Paint Your Tongue Blue (In the Name of Science)
Stuck at home over winter break and looking for family diversions beyond (or, um, from) computer games? Curious minds need look no further than Exploratopia, an engaging collection of do-it-yourself, kid-friendly science experiments that are too much darn fun to be burdened with that old-fogey label "educational."
Whatever age you are, you'll learn tons not just about how the world works, but about how to think -- and explore -- like a scientist, seeking and following the clues to everyday natural puzzles, according to the basic principles of the scientific method. If that sounds stuffy, try painting the tip of your tongue blue with food coloring to find out if you're a sensitive supertaster (the more pink bumps you see, the more sensitive a taster you are). Learn how to make a wineglass sing with the water-and-finger method. (Little known historical fact: Benjamin Franklin was doing something similar when he invented a musical instrument he dubbed the glass harmonica.) Amaze your friends with a host of optical illusions (for basic ingredients, look no further than the kitchen sink, some plastic bottles and a straw).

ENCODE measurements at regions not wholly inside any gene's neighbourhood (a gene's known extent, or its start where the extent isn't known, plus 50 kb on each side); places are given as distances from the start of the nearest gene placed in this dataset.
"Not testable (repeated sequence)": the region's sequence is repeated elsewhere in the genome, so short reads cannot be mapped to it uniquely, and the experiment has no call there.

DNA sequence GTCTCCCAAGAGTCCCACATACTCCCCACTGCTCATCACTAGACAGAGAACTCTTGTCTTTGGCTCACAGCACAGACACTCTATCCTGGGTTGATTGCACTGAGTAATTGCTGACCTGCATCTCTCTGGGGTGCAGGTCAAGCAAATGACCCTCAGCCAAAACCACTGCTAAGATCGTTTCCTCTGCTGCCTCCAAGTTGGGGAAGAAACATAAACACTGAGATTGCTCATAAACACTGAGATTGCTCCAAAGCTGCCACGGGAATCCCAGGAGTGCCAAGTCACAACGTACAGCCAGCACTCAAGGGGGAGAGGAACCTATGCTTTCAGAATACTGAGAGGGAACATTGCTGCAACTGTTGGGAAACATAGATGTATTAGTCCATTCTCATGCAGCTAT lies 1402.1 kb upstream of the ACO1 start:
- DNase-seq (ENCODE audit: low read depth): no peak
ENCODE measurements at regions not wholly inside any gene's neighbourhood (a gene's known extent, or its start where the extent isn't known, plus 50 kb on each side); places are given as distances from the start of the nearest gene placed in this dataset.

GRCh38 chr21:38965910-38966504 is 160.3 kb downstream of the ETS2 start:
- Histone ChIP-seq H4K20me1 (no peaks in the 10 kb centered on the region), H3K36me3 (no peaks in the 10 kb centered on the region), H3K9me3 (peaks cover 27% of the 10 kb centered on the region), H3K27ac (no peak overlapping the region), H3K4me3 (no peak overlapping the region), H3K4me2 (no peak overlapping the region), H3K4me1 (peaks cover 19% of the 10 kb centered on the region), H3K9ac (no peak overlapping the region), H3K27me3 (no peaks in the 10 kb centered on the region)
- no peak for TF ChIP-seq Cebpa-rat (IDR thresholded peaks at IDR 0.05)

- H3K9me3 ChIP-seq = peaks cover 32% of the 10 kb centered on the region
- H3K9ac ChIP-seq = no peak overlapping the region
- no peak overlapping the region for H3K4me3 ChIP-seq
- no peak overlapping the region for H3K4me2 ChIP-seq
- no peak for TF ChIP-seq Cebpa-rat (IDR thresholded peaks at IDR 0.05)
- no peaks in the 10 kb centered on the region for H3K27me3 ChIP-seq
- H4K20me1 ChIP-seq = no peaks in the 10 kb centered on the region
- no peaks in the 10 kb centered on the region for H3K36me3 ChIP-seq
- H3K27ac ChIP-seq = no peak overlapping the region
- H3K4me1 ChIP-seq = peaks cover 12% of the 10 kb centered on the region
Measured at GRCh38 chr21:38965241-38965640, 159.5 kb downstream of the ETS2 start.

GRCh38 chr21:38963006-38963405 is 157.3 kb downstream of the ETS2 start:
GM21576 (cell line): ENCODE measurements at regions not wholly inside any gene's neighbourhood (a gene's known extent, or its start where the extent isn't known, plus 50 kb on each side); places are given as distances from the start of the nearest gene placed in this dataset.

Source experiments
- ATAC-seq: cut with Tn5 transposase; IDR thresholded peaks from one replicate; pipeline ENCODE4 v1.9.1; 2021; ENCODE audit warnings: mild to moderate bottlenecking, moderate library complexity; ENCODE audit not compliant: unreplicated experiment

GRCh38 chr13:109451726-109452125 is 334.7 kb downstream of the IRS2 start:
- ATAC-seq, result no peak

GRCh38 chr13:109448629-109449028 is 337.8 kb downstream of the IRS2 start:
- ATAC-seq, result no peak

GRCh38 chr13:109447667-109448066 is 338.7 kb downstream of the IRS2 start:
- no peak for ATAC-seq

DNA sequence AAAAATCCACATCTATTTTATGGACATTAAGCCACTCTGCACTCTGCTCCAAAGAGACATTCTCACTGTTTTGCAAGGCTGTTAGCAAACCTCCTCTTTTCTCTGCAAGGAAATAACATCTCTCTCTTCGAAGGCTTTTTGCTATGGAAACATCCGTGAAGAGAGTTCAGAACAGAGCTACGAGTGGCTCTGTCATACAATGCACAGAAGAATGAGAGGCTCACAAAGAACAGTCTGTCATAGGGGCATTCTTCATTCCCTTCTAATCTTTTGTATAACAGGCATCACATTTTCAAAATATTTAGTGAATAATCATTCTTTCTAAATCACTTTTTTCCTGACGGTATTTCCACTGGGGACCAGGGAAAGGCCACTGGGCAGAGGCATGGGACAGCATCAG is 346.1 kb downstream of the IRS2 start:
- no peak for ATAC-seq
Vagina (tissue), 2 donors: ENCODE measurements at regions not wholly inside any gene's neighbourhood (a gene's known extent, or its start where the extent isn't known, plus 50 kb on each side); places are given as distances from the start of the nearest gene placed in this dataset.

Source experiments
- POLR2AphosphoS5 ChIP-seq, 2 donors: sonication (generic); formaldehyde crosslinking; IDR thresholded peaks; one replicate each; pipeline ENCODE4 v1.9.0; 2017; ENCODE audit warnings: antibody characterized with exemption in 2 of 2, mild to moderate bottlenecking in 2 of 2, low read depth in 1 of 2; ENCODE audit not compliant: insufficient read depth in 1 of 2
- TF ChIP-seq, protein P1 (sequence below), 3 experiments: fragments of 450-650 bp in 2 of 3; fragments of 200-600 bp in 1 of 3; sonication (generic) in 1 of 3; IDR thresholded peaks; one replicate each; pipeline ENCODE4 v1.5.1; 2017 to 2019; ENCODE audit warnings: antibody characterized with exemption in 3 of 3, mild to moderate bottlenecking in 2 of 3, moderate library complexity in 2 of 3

The 400-or-so experiments in this amply illustrated and highly readable compendium are based on the imaginative, hands-on exhibits at San Francisco's popular science museum, the Exploratorium. The single message they all share is to stop, look and notice all the interesting stuff going on around you.
Diane Cole is a contributing editor of U.S. News & World Report and author of the memoir, After Great Pain: A New Life Emerges.
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